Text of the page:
Missing, that poetic touch – The Hindu

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May 21, 2015 06:38 pm | Updated 09:11 pm IST
Tees Maar Khan (Sheila Ki Jawani)
It was a traditional Indian wedding. From the horse- drawn carriage, ‘doli,’ to band and ‘baraat,’ all were in attendance. But, one thing was different…the music!
Chartbusters from those days such as ‘Chaudvin Ka Chand,’ ‘Baharon Phool Barsao,’ ‘Babul Ki Duayen Leti Ja,’ ‘Yeh Jo Mohabat Hai,’ Mere Sapno Ki Rani’ and ‘Meri Pyari Baheniya,’ were replaced by the blaring modern music with quirky, romantic lyrics. This new trend reflected changing tastes.
In the past, Hindi film lyrics have been penned with simplicity of words and expression, speaking about the deep spiritual truths about our existence and surroundings. There was pleasure in hymns and devotional songs, patriotic songs, those that celebrated life, love and romance. Solos expressed the impermanence of love and life.Some songs were presented with sound that echoed the depth of suffering that the music might heal. State-of-the-art music studios have made certain instruments redundant and present day culture has made a mockery of the lofty standards with abstract and unintelligible lyrics. The old charm seems to have died. Tangles of ordinary and extraordinary occurrences from daily life now make a heady cocktail, in a departure from form, meter and symmetry of traditional poetry.
Old songs may have lost their sheen, but people still hum those Saigal, Rafi, Kishore, Mukesh and Manna Dey tunes. Unconventional methods fuelled by commercial interest and promotion have resulted in songs with lines such as ‘…Zandu Balm,’ ‘Fevicol Se’ and ‘Sheila Ki Jawani.’ At a recent forum, poet, lyricist and film director Gulzar came out in support of the present day lyrics, saying that one has to change with the times. “In the past, songs were shot with images and as a montage. But with cinema becoming sleek, racy and pacy, the songs played are a montage of the montage.”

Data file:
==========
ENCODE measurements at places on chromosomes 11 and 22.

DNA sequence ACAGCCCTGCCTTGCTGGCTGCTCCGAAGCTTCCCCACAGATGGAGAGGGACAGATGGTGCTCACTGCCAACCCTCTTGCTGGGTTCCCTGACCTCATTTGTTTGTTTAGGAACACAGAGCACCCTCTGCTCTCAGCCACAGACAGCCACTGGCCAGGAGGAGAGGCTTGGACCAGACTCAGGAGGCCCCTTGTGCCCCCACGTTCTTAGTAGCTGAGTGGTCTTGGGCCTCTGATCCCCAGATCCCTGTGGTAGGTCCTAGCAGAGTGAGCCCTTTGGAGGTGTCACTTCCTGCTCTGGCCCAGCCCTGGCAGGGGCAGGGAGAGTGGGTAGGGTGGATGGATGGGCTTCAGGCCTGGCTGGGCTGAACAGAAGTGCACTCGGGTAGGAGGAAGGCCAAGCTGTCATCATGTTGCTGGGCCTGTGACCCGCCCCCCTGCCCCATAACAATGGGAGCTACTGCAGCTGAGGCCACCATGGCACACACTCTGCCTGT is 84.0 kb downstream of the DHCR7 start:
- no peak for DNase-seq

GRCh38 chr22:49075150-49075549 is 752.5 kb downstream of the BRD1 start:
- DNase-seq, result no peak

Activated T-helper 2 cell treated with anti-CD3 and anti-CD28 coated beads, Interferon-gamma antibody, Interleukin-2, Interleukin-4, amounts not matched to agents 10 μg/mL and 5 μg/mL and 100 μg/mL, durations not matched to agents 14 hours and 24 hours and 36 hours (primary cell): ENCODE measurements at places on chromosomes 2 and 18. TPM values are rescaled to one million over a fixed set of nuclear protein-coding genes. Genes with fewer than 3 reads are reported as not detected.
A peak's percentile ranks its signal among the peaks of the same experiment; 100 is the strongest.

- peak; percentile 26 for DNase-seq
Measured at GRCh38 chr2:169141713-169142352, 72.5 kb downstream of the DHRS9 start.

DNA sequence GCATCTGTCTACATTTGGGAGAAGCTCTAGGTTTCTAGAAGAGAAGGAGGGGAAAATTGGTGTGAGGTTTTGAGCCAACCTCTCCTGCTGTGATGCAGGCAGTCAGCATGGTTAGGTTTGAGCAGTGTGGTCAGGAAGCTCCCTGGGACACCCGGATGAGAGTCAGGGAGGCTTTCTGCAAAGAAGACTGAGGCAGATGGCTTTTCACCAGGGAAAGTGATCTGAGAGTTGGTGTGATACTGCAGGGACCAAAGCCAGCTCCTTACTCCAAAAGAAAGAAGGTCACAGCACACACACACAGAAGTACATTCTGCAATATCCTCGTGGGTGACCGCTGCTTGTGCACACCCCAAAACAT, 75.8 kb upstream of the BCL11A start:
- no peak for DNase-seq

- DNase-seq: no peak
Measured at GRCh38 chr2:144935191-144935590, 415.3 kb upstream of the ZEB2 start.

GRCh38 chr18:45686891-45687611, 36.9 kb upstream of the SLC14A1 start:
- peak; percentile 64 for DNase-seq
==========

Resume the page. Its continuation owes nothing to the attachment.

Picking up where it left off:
Go Goa Gone (Khoon Choos Le)
A lyricist’s job has become more challenging today, Gulzar said. They have to write not only for the lead pair, but also for several supporting characters, thereby widening their purview of writing. Hence the use of common parlance. Like the number, ‘Khoon Choos Le’ (‘Go Goa Gone’) that cribs about the Monday morning blues in the life of an office goer. Confessing to a greater fondness for the present day than for his own time, Gulzar asserted that the growing professionalism among the contemporary artists is a manifestation of their commitment towards their job.

Kati Patang (Yeh jo Mohabbat Hai)
Gulzar singled out lyricist Shailendra as the master in this craft. Fellow lyricist Hasrat Jaipuri also once stated in a TV interview: “Shailendra was the best lyricist the Indian film industry ever had.” His songs would never let us and the future generations forget that. Majrooh Sultanpuri, who gave soul to songs such as ‘Ek Din Bik Jayega Maati Ke Mol,’ also earned his rightful place. Anand Bakshi, Sahir Ludhianvi, Shakeel Badayuni and Pradeep, all penned remarkable songs contributing to the golden period of Hindi cinema.